Ship-sized loophole closed

Victory - Toxic ship export controlled

Feature story - 1 November, 2004
In a major victory for the environment and workers in developing nations the dumping of old ships, often containing tonnes of toxic trash, has now been controlled under international law. This should mean an end to toxic horrors such as workers sorting asbestos with their bare hands on open beaches in Asia.

With international agreement that ships can be considered toxic waste, better controls on shipbreaking should result.

At the end of their sailing life, ships are sold for their valuable steel. Because labour is cheap and local environmental regulation lax, the breaking of these old ships takes place on the beaches of countries like Turkey, India, Bangladesh, and China. However, old ships contain hazardous substances such as asbestos, lead paint, PCBs and explosive gases. During scrapping these poisons are released into the environment and workers bodies.

For over six years we have been campaigning to stop the shipping industry being able to sell old ships for recycling without first cleaning the ships of hazardous materials. The current situation means the shipping industry can make a profit of around US$2 million per ship at the expense of the environment and workers health. With around 600 ships per year currently being scrapped, and with the numbers increasing, this adds up to a very profitable business. The export of hazardous waste from rich to poor countries is banned but because these wastes are part of ships, unscrupulous shipping companies were exploiting this as a loophole in international law.

Clean ships for scrap

When we started the campaign calling for the ships to be decontaminated before scrapping we were ridiculed by parts of the shipping industry and ignored by others that thought they could continue to operate outside the principle of international law.

During the campaign we visited the ship breaking beaches in Asia to uncover the appalling working conditions and heavily contaminated environments. We took action against companies knowingly dumping their toxic ships for quick profit. We created a website to expose the bad practices of the shipping industry and pressure it to change. We put 50 ships due to be scrapped under the spotlight to pressure their owners to clean them before sending for scrapping. We recruited people involved in shipping through the site to help us spot the ships on the list.

To complement the actions on the ground and the pressure through the web our campaigners attended numerous unglamorous but essential international meetings. This is where governments meet to set rules and regulations governing waste trade and law of the oceans. We lobbied hard for governments to close the loopholes that the shipping industry were literally sailing hundreds of ships a year through. But of course the shipping industry was also at all these meetings as well, arguing for the profitable but destructive status quo to remain.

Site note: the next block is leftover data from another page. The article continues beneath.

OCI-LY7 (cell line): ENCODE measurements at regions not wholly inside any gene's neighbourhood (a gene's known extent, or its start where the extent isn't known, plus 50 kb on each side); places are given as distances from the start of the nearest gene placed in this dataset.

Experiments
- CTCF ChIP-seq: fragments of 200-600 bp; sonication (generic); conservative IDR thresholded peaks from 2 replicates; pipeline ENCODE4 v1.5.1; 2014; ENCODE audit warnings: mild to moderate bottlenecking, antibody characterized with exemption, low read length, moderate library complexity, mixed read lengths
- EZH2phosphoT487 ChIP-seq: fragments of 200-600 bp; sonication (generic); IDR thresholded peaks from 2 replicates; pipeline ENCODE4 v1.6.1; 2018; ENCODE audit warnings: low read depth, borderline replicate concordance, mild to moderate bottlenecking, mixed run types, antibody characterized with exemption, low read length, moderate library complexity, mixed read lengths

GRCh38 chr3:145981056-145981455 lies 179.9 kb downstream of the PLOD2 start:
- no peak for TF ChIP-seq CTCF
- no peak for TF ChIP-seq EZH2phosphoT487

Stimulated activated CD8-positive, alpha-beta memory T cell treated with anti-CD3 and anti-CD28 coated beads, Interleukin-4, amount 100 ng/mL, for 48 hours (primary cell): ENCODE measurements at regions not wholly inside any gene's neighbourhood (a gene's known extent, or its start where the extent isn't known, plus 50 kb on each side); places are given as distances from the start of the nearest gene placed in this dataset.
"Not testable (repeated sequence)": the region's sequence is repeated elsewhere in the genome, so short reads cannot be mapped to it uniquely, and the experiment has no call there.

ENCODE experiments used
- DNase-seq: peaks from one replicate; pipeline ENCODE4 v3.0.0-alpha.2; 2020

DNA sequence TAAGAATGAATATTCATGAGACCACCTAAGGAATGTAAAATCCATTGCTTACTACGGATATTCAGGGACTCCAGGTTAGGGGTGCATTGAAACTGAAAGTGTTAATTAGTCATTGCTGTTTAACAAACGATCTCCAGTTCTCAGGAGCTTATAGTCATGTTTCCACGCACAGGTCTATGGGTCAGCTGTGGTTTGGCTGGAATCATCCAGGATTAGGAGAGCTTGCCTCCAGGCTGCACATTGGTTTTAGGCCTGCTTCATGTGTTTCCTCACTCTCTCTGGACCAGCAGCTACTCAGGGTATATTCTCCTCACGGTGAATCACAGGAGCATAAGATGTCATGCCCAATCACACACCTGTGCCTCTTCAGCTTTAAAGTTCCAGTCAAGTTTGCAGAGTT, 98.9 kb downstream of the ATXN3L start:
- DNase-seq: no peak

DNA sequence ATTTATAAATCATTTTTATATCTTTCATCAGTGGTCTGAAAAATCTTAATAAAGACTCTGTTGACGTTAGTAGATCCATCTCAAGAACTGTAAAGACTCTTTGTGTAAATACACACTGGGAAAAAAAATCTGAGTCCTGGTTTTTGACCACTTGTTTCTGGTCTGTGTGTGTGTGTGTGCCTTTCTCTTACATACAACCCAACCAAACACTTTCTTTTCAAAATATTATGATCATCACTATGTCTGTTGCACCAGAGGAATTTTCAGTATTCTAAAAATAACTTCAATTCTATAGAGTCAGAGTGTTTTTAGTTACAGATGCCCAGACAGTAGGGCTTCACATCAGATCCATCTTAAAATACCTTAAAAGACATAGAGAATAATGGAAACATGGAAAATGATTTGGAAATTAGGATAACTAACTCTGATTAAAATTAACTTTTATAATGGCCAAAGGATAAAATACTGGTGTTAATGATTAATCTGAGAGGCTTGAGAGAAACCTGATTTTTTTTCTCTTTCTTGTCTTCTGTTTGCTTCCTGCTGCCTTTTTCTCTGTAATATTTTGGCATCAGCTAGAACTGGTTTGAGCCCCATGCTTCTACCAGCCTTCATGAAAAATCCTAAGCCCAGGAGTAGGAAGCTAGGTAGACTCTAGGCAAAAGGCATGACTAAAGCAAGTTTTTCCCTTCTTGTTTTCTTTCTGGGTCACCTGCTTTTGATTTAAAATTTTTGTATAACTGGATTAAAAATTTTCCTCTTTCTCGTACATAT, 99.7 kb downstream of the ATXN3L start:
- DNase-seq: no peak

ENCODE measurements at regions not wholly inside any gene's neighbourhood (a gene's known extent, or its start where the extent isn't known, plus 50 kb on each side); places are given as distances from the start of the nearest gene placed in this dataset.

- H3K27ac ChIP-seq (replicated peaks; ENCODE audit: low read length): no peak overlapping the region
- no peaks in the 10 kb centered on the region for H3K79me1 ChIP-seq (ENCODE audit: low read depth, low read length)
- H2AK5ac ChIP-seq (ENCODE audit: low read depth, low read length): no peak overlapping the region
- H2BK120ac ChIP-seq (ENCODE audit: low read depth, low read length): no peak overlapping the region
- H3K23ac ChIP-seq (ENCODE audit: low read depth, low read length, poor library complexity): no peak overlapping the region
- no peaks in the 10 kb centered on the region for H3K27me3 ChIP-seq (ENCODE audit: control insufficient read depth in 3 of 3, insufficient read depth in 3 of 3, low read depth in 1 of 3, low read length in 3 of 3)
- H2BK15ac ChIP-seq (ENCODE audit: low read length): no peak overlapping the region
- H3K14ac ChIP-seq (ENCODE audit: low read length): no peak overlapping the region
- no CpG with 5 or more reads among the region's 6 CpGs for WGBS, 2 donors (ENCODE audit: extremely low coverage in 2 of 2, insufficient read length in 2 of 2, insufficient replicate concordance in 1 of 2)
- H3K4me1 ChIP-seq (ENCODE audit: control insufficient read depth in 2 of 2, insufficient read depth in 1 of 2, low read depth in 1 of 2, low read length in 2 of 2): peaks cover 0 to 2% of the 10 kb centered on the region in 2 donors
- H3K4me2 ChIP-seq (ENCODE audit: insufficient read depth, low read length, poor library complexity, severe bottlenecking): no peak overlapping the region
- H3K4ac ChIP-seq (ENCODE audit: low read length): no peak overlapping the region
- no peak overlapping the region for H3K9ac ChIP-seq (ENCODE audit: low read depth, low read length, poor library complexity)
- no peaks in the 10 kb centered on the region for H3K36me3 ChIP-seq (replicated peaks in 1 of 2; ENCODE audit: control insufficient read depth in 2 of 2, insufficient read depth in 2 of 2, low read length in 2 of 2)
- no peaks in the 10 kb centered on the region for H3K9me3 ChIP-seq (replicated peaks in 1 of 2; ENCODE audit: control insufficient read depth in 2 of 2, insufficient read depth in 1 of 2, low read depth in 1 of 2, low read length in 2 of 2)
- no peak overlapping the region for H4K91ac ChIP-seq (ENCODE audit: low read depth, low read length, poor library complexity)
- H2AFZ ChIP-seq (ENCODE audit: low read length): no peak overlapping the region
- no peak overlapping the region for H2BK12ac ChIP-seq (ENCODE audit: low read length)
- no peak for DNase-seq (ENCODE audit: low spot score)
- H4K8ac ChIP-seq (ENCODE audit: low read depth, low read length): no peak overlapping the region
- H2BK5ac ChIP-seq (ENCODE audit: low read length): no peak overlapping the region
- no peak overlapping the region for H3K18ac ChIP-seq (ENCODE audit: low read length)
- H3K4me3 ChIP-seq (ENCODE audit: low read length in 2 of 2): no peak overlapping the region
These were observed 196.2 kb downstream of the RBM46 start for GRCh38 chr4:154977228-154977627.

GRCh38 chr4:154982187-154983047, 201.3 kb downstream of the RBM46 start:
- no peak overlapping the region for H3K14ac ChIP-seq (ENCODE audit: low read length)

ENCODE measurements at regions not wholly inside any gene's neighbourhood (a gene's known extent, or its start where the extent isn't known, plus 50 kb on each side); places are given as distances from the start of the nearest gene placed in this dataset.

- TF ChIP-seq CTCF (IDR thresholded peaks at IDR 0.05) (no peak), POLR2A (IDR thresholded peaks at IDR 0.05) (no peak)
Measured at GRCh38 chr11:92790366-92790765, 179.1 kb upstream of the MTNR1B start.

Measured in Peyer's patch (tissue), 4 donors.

After countless hours of paperwork and lobbying all over the world, this work reached fruition at a meeting of the Basel Convention where governments discuss laws that control the trade in wastes. Despite opposition from the shipping industry supported by familiar bad guy governments like US and Japan, governments decided that the export of ships for scrap will be controlled.

Paper Tiger?

At least on paper this means that shipbreaking will have to be undertaken in an environmentally responsible manner and hazardous wastes should be removed before export. The ruling is also timely as new European Union regulations to outlaw single-hulled oil tankers mean thousands of these tankers are destined for scrapping in the next few years.

Of course we'll be remaining vigilant that this law is implemented by the shipping industry and makes a real difference in environmental and working conditions in the shipbreaking yards of Asia. Also we will be watching closely governments like the US, which true to current form haven't ratified international laws like the Basel Convention. Maybe this has something to do with the fact it's looking to get rid of several hundred rusting naval vessels?

There is still work to do tighten the controls on the dumping of toxic ships and to fully ensure this definitely becomes a problem of the past but this is a landmark victory on the road to that goal.

More info

Visit the ship breaking site for background info, pictures and video.

Play the ship breaking "Tricks of the Trade" game.

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